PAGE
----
We lived next to a dairy state and weren't allowed to buy colored margarine. Ours came in a plastic bag looking like a pound of lard with a little red dot of food coloring in the middle. The idea was to knead the bag until the food coloring was distributed.

This was my job - I was a little kid and sat forever kneading that red dot into the rest of the bag. I think she just wanted to keep me busy and out of her hair.
^^^^^

Last edited by Umbria; 02-12-2017 at 05:37 PM..
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Old 02-12-2017, 05:07 PM
 
Location: Backwoods of Maine
7,119 posts, read 8,168,861 times
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I was born in 1947, and remember my grandmother's kitchen in the early 50s. She had everything from the Great Depression, but it all worked and lasted her into the 1970s. There were no cabinets. She had an old white gas stove on legs, with the oven beside it. She stored dishes and pots in a metal cabinet that was not built in. Yes, Iit was that shade of green.

The kitchen had 2 parts; one she called the pantry, and it had a big old white porcelain sink, a white fridge with rounded corners, and some sort of wood topped work surface. The larger room had a wooden table with 6 chairs around it, and none of them matched. The gas stove and metal cabinet were in there, too.

Some of my best memories in life took place in that kitchen. In the late 1940s, my grandfather gave my grandmother a set of gold-rimmed dishes with an antique print in the center. It was her first matching set of dishes ever, and she was about 60 when she got them. She used them for holidays only.

I still have that set of dishes, and we use them for holidays only!
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Old 02-12-2017, 05:51 PM
 
11,946 posts, read 20,417,750 times
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Quote:
Originally Posted by rational1 View Post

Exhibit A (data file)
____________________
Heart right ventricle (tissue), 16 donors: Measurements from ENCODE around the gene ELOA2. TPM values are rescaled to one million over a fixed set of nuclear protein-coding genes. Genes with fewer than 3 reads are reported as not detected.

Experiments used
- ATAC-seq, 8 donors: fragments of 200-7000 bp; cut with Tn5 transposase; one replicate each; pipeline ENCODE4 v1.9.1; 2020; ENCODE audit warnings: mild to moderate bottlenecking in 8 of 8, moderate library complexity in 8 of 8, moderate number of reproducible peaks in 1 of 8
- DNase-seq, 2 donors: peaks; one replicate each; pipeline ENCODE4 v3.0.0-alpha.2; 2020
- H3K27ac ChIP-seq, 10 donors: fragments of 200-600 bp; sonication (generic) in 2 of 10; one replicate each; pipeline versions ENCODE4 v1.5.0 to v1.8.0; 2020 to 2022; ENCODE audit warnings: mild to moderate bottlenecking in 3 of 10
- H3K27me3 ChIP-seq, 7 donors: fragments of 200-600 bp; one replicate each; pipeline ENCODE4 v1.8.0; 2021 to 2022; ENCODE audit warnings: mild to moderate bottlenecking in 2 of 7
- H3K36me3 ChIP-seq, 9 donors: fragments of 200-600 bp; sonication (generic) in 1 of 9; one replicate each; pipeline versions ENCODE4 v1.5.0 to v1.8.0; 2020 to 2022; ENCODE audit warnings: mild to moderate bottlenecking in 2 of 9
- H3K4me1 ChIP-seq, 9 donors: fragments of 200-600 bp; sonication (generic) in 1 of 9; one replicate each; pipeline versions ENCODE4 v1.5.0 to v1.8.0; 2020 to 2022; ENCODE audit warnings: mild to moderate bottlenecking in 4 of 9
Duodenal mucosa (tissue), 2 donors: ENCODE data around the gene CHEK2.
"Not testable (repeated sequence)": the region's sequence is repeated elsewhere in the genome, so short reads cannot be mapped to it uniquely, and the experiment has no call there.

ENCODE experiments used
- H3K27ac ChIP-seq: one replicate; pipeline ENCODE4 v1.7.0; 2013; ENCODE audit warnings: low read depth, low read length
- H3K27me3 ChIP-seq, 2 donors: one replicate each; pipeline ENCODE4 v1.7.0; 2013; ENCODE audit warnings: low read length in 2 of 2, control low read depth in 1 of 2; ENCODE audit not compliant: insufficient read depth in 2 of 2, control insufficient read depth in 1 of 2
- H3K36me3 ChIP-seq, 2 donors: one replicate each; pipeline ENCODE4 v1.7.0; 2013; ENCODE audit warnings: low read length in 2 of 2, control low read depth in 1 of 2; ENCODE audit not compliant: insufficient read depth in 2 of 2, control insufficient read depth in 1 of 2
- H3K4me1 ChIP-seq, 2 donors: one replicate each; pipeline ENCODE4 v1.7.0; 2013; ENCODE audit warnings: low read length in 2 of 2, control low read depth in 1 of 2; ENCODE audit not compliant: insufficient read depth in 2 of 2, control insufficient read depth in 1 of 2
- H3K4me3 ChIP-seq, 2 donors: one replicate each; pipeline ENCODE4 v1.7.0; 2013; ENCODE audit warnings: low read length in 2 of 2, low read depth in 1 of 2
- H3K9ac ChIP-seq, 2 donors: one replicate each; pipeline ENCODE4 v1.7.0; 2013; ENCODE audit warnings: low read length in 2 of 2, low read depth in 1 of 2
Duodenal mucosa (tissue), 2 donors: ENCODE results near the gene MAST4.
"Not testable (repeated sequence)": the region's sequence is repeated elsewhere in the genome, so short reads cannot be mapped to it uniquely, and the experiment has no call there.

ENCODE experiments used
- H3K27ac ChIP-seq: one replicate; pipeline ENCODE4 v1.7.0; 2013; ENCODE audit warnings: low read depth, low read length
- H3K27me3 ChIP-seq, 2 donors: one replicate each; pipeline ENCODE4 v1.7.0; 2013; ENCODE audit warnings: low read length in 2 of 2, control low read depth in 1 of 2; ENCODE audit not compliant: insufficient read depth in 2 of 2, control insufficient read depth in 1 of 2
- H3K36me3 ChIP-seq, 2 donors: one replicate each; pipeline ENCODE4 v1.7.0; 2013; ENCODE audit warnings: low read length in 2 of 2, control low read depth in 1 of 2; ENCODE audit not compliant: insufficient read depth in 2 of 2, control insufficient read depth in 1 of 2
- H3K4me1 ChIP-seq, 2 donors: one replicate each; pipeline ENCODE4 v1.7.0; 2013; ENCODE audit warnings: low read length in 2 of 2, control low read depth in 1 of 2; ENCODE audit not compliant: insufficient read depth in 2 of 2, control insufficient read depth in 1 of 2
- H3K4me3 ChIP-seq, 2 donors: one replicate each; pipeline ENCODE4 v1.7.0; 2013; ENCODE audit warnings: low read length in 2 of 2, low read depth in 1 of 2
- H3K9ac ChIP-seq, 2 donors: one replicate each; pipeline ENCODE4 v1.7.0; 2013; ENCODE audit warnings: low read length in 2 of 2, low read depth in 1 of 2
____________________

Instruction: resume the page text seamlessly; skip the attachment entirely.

Boomerang formica

(it's back).
Got it, and I LOVE it. Mines a medium grey with pink, turquoise and light grey boomerangs
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Old 02-12-2017, 06:06 PM
 
990 posts, read 1,526,872 times
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My mom's kitchen, which I described in an earlier post, had been updated around 1950. Nor'Eastah's post reminded me of some of the kitchens some of our neighbors had.
These were semidetached circa 1910 homes. In the 60's, some of them still used the tiny original kitchens. Others did what the previous owners of my parent's house did, they turned the breakfast room into a "modern" kitchen.
To describe the original kitchens: well, they were just a bit larger than a 5'x8' bathroom. Actually, I know for a fact that they were 5' deep, because dad turned our back room into a bathroom, and the tub just fit. The kitchens had a small stove, a sink, room for a small refrigerator and a small worktable for food prep, and a little bit of cabinet space on the wall.
That reminds me. When our house was remodeled around 1950, the owners turned the 3rd floor into a small apartment for the in laws. They used the sink that used to be in their old kitchen. (Mom found out all this when she and dad bought the house.) Anyway, the sink was only about 3" deep. In my youth I found this rather puzzling. How the heck could you wash the dishes in a couple of inches of water? Later I realized you were supposed to fill a wash pan with the water and you only used the sink to pour the dirty water into.
There are more pics of old kitchens here, mixed in with other albums. You're welcome to check them out if you like. The album called 1940's kitchens has some pictures of a museum kitchen with that old yellow brick and ivy wallpaper my mom had.
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Old 02-12-2017, 06:29 PM
 
Location: Wayward Pines,ID
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Nostalgic thread. My youngest sister still lives in the house she was born in and all my family grew up in. Kitchen mainly unchanged. Here is the stove from 1920.

biddefordkitchen by elousv, on Flickr
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Old 02-12-2017, 06:31 PM
 
Location: Eastern Oregon
983 posts, read 763,231 times
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My mother didn't have a range hood. Growing up, I never thought anything about it, even though the kitchen windows steamed up when she was cooking something on the stove top. In hindsight, though, that is why the cupboards had a sticky film on them. When did range hoods/fans become standard?

Now I have my own kitchen that dh and I designed. I turn on my fan every time I do anything on the stove top, and I wonder how my mother stood it all those years, not having one.
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Old 02-12-2017, 09:11 PM
 
3,504 posts, read 7,953,233 times
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Early 60s - knotty pine cabinets, stainless steel wall oven - yes - we had stainless steel in 1963 - Formica countertops with a boomerang pattern and metal legs - icebox with the big silver handle that kinda locked - I remember standing on a step stool to wash the dishes as a kid